The closing returned to Denner. He puffed up his experts, Drs. Ablow and Howe, who were “highly trained.” He played his forensic card. “Howe devotes 100 percent of her time to testing and being an expert witness. Ablow spends a good deal of time on forensic psychiatry.” (Though much of it is on television and the radio.)

Then he took almost all of the remaining time trying to paint Dr. Chu as “absolutely unqualified. His testimony should be rejected completely. He has an absolute lack of training.” (Just 33 years.) “Dr. Chu has never been in a jail setting.” (How different, I am wondering, can it be from a locked ward?) “He could not recite the Massachusetts statute on insanity. Outrageous.” (I thought that was like asking if I could recite the small print on my driver’s license.) “This man had no idea what he was doing. … A different expert might have agreed with the defense!” (Uh, then he wouldn’t have been an expert for the prosecution.) “Just looking at Rockefeller, you know something is wrong with him. He changes identities. He’s not playing with a whole deck. He doesn’t pay rent; he stays with people and in guesthouses.” (This sounded pretty crafty to me, actually, and didn’t seem at all insane.)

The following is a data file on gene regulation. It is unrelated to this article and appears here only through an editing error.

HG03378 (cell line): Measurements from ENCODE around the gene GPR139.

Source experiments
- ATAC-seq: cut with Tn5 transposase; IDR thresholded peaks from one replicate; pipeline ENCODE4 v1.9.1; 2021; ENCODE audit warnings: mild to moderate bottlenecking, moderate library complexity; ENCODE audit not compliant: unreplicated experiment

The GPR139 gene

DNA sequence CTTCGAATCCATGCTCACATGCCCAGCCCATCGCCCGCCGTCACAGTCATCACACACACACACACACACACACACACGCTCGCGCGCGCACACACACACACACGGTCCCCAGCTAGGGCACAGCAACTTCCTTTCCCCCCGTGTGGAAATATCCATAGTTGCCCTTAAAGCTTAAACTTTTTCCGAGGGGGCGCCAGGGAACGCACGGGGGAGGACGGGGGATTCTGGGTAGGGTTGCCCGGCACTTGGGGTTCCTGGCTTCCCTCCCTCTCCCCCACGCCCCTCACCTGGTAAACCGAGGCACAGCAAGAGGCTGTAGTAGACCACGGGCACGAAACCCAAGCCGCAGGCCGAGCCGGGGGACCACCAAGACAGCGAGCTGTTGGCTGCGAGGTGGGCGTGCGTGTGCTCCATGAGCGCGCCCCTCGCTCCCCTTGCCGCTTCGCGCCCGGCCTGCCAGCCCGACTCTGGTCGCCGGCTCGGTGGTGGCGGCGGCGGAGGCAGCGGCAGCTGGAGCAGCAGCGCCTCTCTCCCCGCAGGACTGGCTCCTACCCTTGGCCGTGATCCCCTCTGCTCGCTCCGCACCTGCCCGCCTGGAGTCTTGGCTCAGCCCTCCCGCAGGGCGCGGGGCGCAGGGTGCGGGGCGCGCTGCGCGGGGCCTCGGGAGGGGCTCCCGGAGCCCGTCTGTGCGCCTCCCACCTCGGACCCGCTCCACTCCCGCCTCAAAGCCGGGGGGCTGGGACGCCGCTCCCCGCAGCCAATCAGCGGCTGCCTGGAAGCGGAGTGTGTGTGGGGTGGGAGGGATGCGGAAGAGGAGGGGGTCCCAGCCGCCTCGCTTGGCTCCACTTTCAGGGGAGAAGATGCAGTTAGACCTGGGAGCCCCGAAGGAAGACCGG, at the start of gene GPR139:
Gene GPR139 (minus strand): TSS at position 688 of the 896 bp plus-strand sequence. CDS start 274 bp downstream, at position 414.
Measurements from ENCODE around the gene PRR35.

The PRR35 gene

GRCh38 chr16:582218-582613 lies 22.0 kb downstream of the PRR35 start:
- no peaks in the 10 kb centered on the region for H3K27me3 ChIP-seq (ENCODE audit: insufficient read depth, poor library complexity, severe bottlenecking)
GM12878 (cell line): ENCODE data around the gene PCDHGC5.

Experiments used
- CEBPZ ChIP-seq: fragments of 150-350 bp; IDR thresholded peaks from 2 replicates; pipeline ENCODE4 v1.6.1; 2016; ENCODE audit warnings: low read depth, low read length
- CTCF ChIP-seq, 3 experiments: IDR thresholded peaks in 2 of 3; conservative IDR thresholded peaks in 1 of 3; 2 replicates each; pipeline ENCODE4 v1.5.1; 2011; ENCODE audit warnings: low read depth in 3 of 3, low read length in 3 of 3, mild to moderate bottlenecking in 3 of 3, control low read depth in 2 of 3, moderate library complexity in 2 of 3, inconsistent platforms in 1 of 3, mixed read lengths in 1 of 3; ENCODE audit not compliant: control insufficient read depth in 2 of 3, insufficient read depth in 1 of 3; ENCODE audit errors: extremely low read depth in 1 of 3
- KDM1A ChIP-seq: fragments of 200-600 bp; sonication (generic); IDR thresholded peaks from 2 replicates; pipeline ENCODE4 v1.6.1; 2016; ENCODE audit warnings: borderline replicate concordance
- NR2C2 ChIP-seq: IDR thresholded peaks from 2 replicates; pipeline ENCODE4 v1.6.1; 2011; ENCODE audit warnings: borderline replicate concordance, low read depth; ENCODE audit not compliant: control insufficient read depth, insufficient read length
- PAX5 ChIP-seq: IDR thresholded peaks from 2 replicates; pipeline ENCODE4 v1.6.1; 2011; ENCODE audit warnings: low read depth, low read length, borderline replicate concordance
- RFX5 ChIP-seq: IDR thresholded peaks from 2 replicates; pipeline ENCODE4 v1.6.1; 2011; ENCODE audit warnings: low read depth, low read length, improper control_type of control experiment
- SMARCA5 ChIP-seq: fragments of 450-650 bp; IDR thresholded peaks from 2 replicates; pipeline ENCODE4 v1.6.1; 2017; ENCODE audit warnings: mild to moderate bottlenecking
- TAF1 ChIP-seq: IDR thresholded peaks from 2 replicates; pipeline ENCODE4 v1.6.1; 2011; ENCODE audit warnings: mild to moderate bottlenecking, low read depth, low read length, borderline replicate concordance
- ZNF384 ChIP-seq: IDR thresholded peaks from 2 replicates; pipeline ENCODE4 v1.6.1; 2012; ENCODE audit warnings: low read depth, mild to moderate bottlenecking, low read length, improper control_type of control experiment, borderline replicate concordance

Denner continued. “He took the name Rockefeller and it’s working for him--for example, his marriage to Boss. His grandiosity explodes. There is deep mental illness; he is intermittently delusional. ‘Woofness’ is madness, irrational. He had a psychotic break! He was pushed over the edge. Delusional! He’d lost his wife and children.” (In his excitement he gave Snooks a sibling.)

“He believed he had to rescue his daughter. He was clearly insane.”

There was a short recess. A longtime television reporter of trials said in the hall, “Openings and closings are not Denner’s forte.”

We all filed back to the courtroom for Deakin’s summation. He is everybody’s favorite in the building--probably because he’s good. His headline point was that, “Rules are for everybody else … but not for Christian Karl Gerhartsreiter. Not the immigration laws; not any laws. He is a controlling and manipulating man, and Sandra Boss finally took that control away.”